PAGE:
Enlisted military personnel
No matter how stressful your job is, few positions include the pressures of fighting on the front lines in the job description. CareerCast.com cites extreme job stress, a tough work environment and an average annual income of just more than $36,000 as the primary reasons enlisted military keeps landing on their worst-jobs list. While the harsh work environment, job stresses and strict requirements that come with the military lifestyle are undeniable, the low salary might be misleading, since enlisted personnel usually don’t have to pay for living expenses such as housing, meals and certain amenities during enlistment, says Shatkin. There are significant benefits to working for Uncle Sam. Military work is a steady job with “excellent’’ opportunities in all branches, according to the Bureau of Labor Statistics. Enlisted personnel also get some serious educational benefits and the ability to move up to higher-paying positions, and it’s one of the few jobs that comes with a pension after 20 years of service. It’s also one of the few gigs that provides career re-training and job-search help after enlisted personnel leave. Because military life is a sharp change, Shatkin recommends that those eyeing the armed forces bring someone who has served to the intake interview. “That person often is aware of questions to ask that might not have occurred to you,’’ he says.
“Monty Python’’ crooned that lumberjacks enjoy all sorts of skipping, jumping, pressing of wildflowers and tea time in between leveling forests, but it’s actually the freedom to work outside, the ability to break into the profession without a college degree and the satisfaction at the end of the day that draw many lumberjacks and logging workers to the profession. But it’s hard to ignore the obstacles logging workers face. In addition to risking severe and sometimes fatal injuries on the job, lumberjacks and logging workers endure harsh weather, steep climbs and the physical stress of operating heavy machinery. They also risk watching their industry decline as stateside timber companies face competition from abroad and builders seek out new materials for projects. And then there’s the pay. The Bureau of Labor Statistics reports that logging workers earn a median salary of less than $33,000 per year and that the industry, unsurprisingly, is growing at a much slower pace than the average occupation.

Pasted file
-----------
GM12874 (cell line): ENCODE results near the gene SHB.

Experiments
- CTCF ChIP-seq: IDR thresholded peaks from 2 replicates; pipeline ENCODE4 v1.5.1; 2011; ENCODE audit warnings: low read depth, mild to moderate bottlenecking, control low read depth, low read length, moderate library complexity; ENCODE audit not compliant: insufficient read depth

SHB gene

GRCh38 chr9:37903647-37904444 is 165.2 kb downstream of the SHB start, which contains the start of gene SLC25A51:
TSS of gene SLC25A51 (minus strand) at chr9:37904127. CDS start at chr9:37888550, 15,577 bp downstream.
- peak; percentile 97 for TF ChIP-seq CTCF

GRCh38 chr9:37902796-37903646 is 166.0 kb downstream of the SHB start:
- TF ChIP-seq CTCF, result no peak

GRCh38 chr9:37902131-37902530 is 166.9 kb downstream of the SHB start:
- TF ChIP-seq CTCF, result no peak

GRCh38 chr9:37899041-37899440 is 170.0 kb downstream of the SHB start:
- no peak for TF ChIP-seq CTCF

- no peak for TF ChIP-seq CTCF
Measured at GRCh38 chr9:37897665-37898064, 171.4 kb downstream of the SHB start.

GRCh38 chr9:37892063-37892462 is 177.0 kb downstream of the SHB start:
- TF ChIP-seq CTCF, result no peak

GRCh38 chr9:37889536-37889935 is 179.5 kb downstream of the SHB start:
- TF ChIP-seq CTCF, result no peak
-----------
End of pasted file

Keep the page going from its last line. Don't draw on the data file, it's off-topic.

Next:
“You have to cope with stress efficiently or basically just surrender to it,’’ says Sonny Albarado, president of the Society of Professional Journalists, a trade organization based in Indianapolis. “You’ve got pressures from your supervisors to produce copy, sometimes on really tight deadlines, and then you’ve got the stress of actually having to go out and talk to people, interview them for the topic … and then there’s the stress of making sure that you’re accurate and not misquoting people or getting facts wrong or libeling anyone.’’ There’s also stiff job competition, stagnant salaries, unpredictable work schedules and increasing pressure to take on additional responsibilities as newspapers cut staff positions. The Bureau of Labor Statistics shows that the median salary for reporters is $35,870, and jobs are expected to decrease by 8 percent from 2010 to 2020. Despite the job’s position as the “worst’’ in America, many journalists love their career, and the outlook is bright for those with a reporter’s skill set, Albarado says. Reporters could apply their research and writing skills to communication gigs for online news venues, nonprofit organizations, or other media outlets. “Despite the doom and gloom, being a journalist is still one of the best damn jobs on the planet,’’ Albarado says.